When I stop to think about some of the things I’ve done and the things I want to do in the future, one of the first thoughts that come to my mind is “I must be mad.” When people talk of the travel bug, they’re usually talking about itchy feet, or the desire to see more of the world but there’s a part of me that thinks there’s something more to it than that. When you’re out on the road, things that you wouldn’t dream of doing at home in your quiet little town suddenly becomes habit.
You book to stay in a room with six strangers. A stranger invites you out for a drink. You say yes. You invite a stranger our for a drink. They say yes. You loiter in a back alley drinking vodka straight from the bottle with a couple of strangers. You get into a car with someone you just met. You talk to the person who sits next to you on the bus.
Sure, some of these things might be a bit mundane and some people might quite happily do these things at home. I can tell you that if you talk to the person who sits on the bus in my home town and you don’t know them personally, the other person will think you are mental. Some of the things that you do, however, are ridiculous. You’d definitely not consider taking an illegal tour across Victoria Falls to Livingstone Island, would you? Well, turns out I did.
I was on a family holiday in Zambia, walking with my Dad close to the edge of Victoria Falls. This in itself is perhaps a little bit crazy but it was dry season and there were plenty of people about and obviously if other people are doing it then it must be fine. I remember a man called out to us and he told us we were going the wrong way. When you’re walking along the edge of a water fall, this is the kind of advice that you’re going to listen to. So we follow this helpful gent and he guides us across the edge of the falls, pointing out the places where not so sensible tourists have gone over the edge.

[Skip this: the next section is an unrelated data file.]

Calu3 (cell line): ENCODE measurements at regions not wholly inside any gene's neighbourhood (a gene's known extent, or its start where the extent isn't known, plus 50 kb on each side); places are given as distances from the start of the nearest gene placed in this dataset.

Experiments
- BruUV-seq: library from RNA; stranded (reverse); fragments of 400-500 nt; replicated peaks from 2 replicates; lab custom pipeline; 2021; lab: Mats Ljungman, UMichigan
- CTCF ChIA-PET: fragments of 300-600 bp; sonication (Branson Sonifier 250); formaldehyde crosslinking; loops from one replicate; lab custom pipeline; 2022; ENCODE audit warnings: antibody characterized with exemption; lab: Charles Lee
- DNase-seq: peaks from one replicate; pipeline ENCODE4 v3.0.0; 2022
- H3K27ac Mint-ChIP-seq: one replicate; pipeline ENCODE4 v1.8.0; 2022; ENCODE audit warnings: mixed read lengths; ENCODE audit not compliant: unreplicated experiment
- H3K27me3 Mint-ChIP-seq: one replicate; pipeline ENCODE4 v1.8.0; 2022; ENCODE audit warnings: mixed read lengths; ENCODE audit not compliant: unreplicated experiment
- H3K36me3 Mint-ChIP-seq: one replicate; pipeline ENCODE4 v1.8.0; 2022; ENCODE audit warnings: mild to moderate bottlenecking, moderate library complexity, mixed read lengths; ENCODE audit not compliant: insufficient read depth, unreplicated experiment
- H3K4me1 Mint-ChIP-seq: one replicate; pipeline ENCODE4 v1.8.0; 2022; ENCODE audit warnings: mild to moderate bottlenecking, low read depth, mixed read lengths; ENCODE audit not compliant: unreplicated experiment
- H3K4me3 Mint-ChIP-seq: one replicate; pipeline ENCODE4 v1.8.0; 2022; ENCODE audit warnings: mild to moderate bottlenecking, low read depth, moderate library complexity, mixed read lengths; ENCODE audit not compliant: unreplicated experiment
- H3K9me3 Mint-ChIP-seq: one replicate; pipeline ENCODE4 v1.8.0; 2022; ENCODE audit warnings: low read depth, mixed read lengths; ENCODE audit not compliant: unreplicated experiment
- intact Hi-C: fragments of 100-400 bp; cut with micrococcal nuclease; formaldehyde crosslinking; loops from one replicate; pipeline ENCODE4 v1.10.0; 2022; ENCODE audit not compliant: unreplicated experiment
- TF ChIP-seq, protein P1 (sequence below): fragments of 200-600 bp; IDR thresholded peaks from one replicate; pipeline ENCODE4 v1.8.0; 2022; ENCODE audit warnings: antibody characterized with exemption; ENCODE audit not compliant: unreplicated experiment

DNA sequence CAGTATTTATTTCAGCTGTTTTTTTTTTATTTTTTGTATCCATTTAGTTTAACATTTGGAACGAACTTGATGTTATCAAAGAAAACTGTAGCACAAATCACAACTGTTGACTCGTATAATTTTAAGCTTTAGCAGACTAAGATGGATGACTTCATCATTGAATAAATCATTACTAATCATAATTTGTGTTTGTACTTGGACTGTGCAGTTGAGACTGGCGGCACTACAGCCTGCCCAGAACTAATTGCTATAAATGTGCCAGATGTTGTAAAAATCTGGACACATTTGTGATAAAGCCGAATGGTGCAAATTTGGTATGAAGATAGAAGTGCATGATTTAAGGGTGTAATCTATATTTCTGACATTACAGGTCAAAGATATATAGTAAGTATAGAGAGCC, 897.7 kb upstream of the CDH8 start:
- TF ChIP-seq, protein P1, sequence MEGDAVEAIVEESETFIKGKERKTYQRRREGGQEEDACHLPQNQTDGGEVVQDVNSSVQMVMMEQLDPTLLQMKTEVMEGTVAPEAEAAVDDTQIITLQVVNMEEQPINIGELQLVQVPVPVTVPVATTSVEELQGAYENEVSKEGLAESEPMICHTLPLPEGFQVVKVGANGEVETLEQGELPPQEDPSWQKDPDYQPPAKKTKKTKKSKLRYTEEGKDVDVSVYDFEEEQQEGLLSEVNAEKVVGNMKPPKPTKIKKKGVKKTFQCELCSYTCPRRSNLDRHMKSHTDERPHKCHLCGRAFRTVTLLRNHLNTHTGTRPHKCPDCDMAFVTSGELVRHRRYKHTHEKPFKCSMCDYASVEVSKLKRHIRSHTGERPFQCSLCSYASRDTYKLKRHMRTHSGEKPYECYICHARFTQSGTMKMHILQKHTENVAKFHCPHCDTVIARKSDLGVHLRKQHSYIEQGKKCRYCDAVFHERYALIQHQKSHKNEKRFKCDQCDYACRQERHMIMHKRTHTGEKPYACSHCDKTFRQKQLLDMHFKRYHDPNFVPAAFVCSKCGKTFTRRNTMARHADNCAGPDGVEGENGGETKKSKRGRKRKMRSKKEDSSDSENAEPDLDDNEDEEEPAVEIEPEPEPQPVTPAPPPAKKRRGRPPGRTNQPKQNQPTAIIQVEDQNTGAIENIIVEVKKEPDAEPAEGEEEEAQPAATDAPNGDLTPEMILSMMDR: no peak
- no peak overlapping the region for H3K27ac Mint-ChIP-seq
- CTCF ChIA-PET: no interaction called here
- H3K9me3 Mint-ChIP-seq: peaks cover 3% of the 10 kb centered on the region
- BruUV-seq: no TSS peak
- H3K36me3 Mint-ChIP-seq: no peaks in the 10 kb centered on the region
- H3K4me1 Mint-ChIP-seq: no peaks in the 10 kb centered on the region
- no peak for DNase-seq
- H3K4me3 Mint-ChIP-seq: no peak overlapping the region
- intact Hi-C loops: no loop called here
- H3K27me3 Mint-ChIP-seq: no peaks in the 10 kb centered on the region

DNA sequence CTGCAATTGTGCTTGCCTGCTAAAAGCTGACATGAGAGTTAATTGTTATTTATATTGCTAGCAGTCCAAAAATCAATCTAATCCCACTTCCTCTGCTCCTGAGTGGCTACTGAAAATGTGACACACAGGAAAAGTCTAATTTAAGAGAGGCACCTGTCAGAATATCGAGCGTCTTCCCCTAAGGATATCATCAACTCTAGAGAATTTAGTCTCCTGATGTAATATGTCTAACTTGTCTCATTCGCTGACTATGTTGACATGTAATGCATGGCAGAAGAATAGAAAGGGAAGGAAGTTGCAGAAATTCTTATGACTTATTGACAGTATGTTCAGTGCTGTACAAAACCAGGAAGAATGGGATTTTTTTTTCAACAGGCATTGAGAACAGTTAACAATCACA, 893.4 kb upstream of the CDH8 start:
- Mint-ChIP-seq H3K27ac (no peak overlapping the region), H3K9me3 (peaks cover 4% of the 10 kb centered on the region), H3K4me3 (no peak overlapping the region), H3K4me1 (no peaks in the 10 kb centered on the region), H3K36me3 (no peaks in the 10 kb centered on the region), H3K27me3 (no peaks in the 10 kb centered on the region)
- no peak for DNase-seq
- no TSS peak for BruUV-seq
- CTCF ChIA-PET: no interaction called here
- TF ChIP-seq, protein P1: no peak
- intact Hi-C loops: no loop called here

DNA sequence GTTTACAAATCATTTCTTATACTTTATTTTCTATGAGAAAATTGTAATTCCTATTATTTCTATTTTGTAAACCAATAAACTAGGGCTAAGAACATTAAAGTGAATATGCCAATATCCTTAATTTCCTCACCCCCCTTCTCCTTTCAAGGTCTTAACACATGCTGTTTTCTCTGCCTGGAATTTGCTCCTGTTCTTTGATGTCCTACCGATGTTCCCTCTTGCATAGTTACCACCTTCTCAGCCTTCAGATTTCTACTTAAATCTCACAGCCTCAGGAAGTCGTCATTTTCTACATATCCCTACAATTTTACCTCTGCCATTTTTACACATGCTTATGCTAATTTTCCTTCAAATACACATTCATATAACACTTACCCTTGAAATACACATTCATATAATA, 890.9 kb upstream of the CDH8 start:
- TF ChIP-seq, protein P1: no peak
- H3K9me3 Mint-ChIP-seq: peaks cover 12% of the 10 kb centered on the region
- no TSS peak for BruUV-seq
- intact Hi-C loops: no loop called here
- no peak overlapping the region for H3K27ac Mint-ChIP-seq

I later found out that there isn’t much of a tourists toppling over the edge death toll for Victoria Falls, but the thundering waters (in the wet season the rising mist is known as The Smoke That Thunders, brilliant) and the 100m drop and local knowledge is enough to convince you otherwise. Anyway, our friendly guide asks us if maybe we want to see Livingstone Island. This is the madness of the travel bug. Somebody presents you with an opportunity and without rationalization you say “yes please.” As we approached the island, our man in the know told us that there would be guards on the island and we would need to bribe them to be let on. So, we think, ok I guess that’s fair and we pay our bribe and have a walk on the island and enjoy a water before our guide decides it’s time to head back.
Back at usual edge of the falls, we thank our guide at which point he reveals himself not to be so kind and helpful but a businessman who is need of paying for his hard work of making sure we stayed safe on our journey. Fair enough, we figure and pay him what money we had left after bribing the island guards and head back to our resort where we are then find a notice advising us not to take unlicensed tours of the falls.
I look back on this today and I think, I was crazy. I’m being guided out across a sheer drop by a complete stranger in a country I don’t know and nobody knows where I am or what I’m doing. What would my Mother say? Well, actually, she said she was quite jealous but I’m pretty sure if I’d been at home it would have been quite another story. Don’t talk to strangers, don’t go off with strange men, you could have been hurt or worse.
Regardless, this madness has led me to do some truly wonderful things and I think has some hand in my desire to do more. Opportunity doesn’t have to knock, sometimes it can smash the door down and I welcome it with a half-crazed smile. Sometimes, a little bit of madness can go a long way!